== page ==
AT THE RECENT “Nokia Innovation Day” in Bangkok, the company demonstrated its 4.9G AirScale technology, which can achieve peak rates of 3 gigabytes per second that will allow operators to enhance their network performance dramatically, intensify “mega-city” deployments and drive much-needed capacity on the path to fifth-generation wireless service.
Nokia also demonstrated some uses for the Internet of Things: smart homes for elderly care, connected lampposts, family trackers, and network security.
Connected lampposts can make cities smarter and safer for their residents. This technology includes various features ranging from Wi-Fi hot spots to digital signage that contains information such as traffic data, alerts, advertising, air-quality sensors, and real-time crowd-behaviour analysis.
The demonstration of smart homes for elderly care showed how operators could leverage the Nokia Smart Home Gateway to expand services into the home and enable a safer and more secure environment for aged people. Components include home automation, home security and healthcare.
Nokia also offers a device that can provide both high-speed network connectivity and connectivity inside the home. An integrated solution that requires only one device in the home reduces wiring and power consumption.
The family tracker is based on the cloud-hosted Nokia Impact platform. It promises tracking of family members and vehicles that is precise, reliable and secure. Features include real-time GPS (Global Positioning System) tracking, a microphone and speaker to make a calls, and a panic button that when pressed will send an SOS alarm.
The recent ransomware attacks that affected hundreds of thousands of computers in hospitals, universities and telecommunications companies around the world showed how fragile today’s infrastructures are. Therefore, Nokia showcased NetGuard Endpoint Security (NES) that offers protection for fixed, mobile, and IoT devices with a network-based anti-malware solution.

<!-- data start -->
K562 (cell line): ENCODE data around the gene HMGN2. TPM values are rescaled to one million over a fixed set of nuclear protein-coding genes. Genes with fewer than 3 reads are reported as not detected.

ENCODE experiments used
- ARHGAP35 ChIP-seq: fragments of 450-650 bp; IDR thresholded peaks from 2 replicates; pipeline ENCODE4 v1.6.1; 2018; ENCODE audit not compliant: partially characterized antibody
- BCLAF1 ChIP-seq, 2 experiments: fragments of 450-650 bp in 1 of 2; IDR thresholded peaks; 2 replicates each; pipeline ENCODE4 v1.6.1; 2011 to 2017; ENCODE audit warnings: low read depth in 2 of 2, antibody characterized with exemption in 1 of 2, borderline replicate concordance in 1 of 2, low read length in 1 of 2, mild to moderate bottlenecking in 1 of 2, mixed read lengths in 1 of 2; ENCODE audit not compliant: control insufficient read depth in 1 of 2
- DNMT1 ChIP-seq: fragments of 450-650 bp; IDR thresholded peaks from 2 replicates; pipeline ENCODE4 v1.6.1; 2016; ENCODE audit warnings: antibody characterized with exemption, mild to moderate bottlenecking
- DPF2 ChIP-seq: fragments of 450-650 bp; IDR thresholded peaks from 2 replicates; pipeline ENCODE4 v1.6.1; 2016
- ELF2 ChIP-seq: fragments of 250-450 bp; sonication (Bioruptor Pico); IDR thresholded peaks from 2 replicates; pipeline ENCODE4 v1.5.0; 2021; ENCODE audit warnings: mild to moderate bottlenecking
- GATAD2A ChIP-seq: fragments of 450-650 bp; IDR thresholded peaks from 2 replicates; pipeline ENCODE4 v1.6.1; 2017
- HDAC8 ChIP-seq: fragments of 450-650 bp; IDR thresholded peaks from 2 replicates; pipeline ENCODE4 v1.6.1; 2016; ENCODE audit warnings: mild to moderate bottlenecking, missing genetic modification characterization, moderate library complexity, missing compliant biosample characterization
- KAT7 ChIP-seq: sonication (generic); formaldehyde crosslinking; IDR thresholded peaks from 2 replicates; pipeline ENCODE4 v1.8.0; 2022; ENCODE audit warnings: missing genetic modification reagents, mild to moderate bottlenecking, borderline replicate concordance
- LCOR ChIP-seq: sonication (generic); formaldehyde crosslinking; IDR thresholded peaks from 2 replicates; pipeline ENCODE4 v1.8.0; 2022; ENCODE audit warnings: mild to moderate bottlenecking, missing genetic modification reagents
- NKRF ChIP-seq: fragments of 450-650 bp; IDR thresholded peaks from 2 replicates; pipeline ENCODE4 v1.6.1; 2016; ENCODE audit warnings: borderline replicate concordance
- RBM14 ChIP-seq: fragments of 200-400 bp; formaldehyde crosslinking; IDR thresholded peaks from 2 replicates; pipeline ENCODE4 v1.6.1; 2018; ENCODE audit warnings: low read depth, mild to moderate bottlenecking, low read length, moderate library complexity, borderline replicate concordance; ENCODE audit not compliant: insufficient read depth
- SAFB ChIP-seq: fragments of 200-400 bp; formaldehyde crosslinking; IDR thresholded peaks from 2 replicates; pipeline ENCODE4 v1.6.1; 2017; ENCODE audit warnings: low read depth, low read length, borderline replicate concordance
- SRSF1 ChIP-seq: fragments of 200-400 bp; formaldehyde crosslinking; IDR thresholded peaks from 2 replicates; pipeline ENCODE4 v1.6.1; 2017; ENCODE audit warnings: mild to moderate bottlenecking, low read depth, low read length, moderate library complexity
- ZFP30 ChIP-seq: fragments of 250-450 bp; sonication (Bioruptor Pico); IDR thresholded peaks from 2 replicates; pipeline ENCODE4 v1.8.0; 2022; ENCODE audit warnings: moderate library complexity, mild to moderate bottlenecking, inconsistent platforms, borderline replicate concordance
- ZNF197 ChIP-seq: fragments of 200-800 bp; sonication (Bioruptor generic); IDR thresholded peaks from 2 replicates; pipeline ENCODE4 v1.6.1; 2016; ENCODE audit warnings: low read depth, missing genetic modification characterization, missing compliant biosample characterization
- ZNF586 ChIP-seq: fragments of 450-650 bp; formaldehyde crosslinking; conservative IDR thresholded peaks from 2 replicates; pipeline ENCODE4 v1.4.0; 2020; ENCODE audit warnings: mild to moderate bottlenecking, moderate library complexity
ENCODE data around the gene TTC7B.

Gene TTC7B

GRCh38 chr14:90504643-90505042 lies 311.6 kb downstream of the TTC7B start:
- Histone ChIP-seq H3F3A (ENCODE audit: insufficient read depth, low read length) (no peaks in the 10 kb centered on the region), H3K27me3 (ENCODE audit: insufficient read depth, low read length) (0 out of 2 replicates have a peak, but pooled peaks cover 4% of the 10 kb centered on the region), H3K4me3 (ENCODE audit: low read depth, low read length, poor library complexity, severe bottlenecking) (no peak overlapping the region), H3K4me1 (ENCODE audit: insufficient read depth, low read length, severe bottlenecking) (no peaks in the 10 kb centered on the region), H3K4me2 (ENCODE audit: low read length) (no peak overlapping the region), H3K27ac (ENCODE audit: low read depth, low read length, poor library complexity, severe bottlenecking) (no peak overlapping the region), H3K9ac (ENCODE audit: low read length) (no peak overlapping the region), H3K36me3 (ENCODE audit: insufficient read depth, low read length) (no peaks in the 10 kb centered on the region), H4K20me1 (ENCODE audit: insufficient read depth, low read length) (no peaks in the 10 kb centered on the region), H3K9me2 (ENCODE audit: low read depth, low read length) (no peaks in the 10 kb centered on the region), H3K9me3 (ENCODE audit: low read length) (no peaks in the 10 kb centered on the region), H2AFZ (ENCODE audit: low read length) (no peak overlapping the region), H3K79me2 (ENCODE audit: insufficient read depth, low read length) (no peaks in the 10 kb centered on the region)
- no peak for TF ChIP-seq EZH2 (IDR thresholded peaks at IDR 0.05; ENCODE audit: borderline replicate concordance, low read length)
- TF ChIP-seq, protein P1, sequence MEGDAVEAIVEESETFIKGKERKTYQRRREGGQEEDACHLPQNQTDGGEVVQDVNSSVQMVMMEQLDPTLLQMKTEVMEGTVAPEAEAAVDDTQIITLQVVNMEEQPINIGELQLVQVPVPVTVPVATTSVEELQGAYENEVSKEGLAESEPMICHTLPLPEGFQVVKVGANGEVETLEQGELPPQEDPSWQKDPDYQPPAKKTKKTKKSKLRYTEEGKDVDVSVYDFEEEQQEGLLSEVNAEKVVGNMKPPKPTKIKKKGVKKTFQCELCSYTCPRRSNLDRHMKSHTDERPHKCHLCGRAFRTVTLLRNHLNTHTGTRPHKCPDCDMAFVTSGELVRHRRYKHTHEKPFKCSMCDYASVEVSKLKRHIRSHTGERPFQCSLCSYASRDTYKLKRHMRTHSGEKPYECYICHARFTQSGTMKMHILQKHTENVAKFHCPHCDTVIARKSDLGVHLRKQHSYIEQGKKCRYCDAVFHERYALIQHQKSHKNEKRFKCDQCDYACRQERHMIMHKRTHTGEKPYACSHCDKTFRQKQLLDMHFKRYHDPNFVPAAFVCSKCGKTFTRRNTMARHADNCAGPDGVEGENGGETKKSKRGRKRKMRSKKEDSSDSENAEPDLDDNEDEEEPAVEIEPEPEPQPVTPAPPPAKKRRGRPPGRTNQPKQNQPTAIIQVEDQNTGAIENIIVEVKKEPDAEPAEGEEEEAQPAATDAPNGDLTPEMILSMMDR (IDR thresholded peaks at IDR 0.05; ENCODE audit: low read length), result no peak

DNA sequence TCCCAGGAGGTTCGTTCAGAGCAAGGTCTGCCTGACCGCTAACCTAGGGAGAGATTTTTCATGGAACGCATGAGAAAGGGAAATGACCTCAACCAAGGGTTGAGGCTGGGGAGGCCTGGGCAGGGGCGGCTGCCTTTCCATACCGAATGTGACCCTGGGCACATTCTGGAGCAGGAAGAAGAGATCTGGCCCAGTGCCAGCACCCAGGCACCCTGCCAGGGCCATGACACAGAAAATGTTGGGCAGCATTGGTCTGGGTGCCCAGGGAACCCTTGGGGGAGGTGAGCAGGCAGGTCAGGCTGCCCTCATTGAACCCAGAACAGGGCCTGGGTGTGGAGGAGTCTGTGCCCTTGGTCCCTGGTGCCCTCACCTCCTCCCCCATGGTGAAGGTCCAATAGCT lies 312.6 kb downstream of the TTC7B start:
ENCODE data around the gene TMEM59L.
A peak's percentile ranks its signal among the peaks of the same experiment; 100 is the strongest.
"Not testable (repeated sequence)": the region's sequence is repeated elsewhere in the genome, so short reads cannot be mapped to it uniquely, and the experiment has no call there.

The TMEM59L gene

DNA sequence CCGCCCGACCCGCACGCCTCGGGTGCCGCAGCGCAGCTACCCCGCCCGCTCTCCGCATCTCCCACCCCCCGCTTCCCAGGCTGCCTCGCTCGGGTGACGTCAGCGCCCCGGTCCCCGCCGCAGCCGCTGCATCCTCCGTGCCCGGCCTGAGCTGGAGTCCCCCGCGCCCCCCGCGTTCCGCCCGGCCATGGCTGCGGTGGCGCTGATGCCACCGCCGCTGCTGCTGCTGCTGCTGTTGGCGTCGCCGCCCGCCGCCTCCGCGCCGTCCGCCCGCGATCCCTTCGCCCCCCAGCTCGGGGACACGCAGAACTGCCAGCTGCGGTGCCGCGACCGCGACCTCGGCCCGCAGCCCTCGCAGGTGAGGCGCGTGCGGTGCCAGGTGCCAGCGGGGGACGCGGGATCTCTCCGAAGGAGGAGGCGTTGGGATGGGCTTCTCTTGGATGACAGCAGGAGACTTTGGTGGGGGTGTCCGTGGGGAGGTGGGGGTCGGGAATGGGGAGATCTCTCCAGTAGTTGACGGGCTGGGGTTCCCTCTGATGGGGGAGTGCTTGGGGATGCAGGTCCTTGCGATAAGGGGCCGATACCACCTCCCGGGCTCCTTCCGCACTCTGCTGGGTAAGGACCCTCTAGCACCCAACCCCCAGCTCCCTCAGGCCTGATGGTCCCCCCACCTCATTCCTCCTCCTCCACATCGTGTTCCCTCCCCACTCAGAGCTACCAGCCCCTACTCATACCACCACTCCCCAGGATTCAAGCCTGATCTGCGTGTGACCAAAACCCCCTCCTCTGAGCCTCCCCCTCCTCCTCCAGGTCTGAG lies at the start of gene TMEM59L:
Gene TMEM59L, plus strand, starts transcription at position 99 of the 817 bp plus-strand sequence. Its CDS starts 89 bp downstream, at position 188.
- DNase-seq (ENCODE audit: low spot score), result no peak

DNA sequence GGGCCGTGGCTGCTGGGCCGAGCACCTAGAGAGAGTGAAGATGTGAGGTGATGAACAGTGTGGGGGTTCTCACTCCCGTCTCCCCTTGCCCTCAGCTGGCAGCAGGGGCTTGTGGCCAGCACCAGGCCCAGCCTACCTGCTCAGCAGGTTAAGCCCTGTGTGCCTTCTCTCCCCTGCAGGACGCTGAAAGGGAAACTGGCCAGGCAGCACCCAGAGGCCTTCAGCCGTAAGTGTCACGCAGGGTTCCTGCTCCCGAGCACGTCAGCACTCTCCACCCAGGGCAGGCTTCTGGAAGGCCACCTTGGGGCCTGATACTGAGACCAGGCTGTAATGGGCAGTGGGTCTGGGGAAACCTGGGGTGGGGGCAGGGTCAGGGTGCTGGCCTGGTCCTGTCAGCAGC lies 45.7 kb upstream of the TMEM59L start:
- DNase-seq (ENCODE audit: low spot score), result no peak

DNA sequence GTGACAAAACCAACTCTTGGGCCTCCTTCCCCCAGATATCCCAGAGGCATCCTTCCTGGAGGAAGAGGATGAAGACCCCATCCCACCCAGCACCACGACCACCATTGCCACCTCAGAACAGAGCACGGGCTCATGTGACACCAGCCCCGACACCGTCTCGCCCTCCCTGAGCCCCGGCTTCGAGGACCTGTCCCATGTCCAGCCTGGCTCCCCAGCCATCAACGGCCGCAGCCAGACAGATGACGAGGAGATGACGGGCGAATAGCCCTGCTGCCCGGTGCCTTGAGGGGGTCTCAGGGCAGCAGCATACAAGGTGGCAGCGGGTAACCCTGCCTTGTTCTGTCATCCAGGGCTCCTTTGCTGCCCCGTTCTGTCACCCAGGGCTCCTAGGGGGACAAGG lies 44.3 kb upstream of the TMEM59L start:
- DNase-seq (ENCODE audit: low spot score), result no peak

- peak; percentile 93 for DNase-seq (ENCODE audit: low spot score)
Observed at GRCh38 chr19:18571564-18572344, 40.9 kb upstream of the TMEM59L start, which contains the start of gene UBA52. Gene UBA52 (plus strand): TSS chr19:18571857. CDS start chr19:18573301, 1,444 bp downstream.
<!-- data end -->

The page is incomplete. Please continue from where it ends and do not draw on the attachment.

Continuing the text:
With NES, network operators will be able to detect malware, minimise its impact on subscribers, and generate revenue by providing a superior protection service.
Sebatsien Sebastien Laurent, country director for Nokia Thailand, said at the Nokia Innovation Day “Enabling Thailand’s Digital Future” event last week that there six global mega-trends were driving extreme innovation in how networks are designed, deployed, managed and utilised.
First, broadband everywhere making a distributed cloud, nearly infinite storage, and a supercomputer in everyone’s pocket is increasingly becoming a reality.
Second is the Internet of Things. According to the Gartner consultancy, there will be 20 billion connected devices worldwide by 2020. The growing number of connected devices, gadgets, sensors and other things will be greatly beneficial to both individuals and businesses.
Third is augmented intelligence, new tools that will assist people in decision-making. Task automation will allow us to be much more effective.
Fourth is human-machine interaction. Virtual and augmented reality, new interfaces based on voice and gestures, implantable chips, and “smart” things of many kinds – such as clothing – will reshape how we interact with machines, just as touch screens did in the past.
Fifth is social and trust economics. The sharing economy will continue to expand. The nature of money will be disrupted by digital currencies making trust and security essential.
Last but not least are digitised ecosystems. Businesses will continue to digitise their operations wherever possible. This will expand into biology with radical new technologies such as 3D printing of organs for transplant.
The networks of today simply cannot meet the performance requirements of the future, and a transformation, in scale and in kind, is needed: a new system that is more efficient and more agile, Nokia says.
Republished with permission from The Nation